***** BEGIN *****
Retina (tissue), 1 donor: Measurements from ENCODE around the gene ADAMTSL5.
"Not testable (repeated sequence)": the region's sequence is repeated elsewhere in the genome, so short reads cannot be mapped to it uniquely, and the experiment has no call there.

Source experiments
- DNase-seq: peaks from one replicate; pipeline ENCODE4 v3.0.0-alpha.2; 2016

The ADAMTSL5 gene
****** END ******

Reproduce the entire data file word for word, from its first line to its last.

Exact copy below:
Retina (tissue), 1 donor: Measurements from ENCODE around the gene ADAMTSL5.
"Not testable (repeated sequence)": the region's sequence is repeated elsewhere in the genome, so short reads cannot be mapped to it uniquely, and the experiment has no call there.

Source experiments
- DNase-seq: peaks from one replicate; pipeline ENCODE4 v3.0.0-alpha.2; 2016

The ADAMTSL5 gene